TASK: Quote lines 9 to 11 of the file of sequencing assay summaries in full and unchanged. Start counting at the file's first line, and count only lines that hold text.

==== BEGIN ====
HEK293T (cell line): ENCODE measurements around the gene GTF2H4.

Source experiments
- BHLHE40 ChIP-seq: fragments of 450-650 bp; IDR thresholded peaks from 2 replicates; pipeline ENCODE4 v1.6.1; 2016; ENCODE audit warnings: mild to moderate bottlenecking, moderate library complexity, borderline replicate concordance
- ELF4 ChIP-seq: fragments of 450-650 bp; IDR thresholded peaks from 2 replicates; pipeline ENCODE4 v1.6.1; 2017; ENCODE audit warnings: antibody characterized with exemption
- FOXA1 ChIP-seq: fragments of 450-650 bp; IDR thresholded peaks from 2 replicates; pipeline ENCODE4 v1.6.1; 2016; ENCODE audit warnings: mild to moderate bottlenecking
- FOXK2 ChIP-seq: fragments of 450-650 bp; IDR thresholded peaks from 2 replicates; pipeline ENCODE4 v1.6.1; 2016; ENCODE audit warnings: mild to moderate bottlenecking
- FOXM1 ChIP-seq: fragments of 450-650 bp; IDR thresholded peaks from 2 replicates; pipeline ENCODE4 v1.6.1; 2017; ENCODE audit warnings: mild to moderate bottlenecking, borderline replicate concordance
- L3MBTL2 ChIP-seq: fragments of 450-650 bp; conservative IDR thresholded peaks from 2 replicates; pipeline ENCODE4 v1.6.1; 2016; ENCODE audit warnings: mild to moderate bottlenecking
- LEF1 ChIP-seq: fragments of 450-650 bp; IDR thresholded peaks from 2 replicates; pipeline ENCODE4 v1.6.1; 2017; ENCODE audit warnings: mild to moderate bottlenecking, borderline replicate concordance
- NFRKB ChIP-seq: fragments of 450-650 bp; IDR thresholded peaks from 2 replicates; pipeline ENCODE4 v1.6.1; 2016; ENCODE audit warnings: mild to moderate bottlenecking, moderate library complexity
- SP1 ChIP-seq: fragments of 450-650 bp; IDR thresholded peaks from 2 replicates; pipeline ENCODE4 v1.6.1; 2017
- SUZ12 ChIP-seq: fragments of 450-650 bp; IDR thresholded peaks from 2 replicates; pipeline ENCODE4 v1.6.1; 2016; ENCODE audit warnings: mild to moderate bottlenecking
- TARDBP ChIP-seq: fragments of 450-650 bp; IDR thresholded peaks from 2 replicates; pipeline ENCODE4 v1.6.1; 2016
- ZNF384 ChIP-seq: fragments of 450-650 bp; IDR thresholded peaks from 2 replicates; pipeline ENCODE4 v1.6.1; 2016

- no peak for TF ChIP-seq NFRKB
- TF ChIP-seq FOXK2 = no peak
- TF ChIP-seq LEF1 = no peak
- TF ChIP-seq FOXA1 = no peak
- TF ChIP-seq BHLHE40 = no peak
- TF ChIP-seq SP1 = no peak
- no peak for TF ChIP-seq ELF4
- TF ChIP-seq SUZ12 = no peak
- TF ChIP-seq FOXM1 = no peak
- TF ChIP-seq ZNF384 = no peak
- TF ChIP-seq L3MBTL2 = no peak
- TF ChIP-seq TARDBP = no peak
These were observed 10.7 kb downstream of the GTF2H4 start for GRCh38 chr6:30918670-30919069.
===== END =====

- LEF1 ChIP-seq: fragments of 450-650 bp; IDR thresholded peaks from 2 replicates; pipeline ENCODE4 v1.6.1; 2017; ENCODE audit warnings: mild to moderate bottlenecking, borderline replicate concordance
- NFRKB ChIP-seq: fragments of 450-650 bp; IDR thresholded peaks from 2 replicates; pipeline ENCODE4 v1.6.1; 2016; ENCODE audit warnings: mild to moderate bottlenecking, moderate library complexity
- SP1 ChIP-seq: fragments of 450-650 bp; IDR thresholded peaks from 2 replicates; pipeline ENCODE4 v1.6.1; 2017